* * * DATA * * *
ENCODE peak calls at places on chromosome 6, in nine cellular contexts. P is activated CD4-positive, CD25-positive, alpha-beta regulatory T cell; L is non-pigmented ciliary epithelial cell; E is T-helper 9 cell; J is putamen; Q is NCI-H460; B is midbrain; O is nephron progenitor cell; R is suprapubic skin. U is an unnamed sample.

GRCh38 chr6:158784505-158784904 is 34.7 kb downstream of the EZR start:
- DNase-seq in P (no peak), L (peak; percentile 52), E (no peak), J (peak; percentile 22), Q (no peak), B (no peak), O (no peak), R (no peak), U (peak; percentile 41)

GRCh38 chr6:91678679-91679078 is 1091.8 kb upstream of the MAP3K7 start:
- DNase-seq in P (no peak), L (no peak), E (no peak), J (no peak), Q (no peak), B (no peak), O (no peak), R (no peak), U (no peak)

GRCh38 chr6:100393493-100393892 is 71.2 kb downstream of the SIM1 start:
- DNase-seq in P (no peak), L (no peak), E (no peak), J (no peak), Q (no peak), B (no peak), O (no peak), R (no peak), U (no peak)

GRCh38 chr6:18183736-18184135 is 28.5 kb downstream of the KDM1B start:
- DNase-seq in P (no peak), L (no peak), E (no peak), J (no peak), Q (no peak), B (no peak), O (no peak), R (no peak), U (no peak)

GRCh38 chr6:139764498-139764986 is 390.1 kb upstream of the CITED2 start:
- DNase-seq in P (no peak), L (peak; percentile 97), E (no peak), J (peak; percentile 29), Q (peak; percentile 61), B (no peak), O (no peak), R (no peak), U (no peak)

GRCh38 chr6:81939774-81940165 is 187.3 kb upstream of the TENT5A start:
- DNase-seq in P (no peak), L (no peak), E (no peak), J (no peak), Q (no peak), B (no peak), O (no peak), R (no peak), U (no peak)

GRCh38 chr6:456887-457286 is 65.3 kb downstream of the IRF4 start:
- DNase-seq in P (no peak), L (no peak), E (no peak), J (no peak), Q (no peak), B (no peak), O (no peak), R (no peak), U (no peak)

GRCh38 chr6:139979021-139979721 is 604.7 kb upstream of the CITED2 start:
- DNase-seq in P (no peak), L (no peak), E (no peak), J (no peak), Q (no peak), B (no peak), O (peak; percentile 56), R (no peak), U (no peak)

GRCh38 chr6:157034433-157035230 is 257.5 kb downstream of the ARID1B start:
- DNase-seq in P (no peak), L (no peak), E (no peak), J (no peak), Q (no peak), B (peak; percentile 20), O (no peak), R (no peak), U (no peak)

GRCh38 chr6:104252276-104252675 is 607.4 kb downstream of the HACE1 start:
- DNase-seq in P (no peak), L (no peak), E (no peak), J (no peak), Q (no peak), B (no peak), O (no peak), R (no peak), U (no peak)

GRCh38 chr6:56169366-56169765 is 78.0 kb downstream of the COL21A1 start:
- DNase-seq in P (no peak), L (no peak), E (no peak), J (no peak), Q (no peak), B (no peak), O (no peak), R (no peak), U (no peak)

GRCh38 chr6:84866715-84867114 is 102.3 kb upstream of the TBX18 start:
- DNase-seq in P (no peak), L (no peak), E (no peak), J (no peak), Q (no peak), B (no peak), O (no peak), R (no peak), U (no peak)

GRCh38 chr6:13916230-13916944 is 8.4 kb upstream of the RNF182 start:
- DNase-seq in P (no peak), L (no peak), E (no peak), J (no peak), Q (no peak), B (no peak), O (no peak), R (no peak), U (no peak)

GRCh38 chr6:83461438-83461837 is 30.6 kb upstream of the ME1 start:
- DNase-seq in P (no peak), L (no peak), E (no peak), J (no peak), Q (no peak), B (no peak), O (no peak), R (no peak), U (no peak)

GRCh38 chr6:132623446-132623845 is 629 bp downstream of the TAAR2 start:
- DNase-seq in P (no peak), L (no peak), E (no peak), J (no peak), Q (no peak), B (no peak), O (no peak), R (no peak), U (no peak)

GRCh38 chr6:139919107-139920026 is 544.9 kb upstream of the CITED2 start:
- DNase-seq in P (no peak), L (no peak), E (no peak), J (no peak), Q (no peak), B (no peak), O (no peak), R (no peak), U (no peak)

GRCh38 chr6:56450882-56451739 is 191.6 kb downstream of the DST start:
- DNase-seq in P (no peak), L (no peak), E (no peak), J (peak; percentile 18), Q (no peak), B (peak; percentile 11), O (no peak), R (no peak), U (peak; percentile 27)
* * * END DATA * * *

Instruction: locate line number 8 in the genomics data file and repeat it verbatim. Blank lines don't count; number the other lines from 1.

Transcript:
GRCh38 chr6:18183736-18184135 is 28.5 kb downstream of the KDM1B start: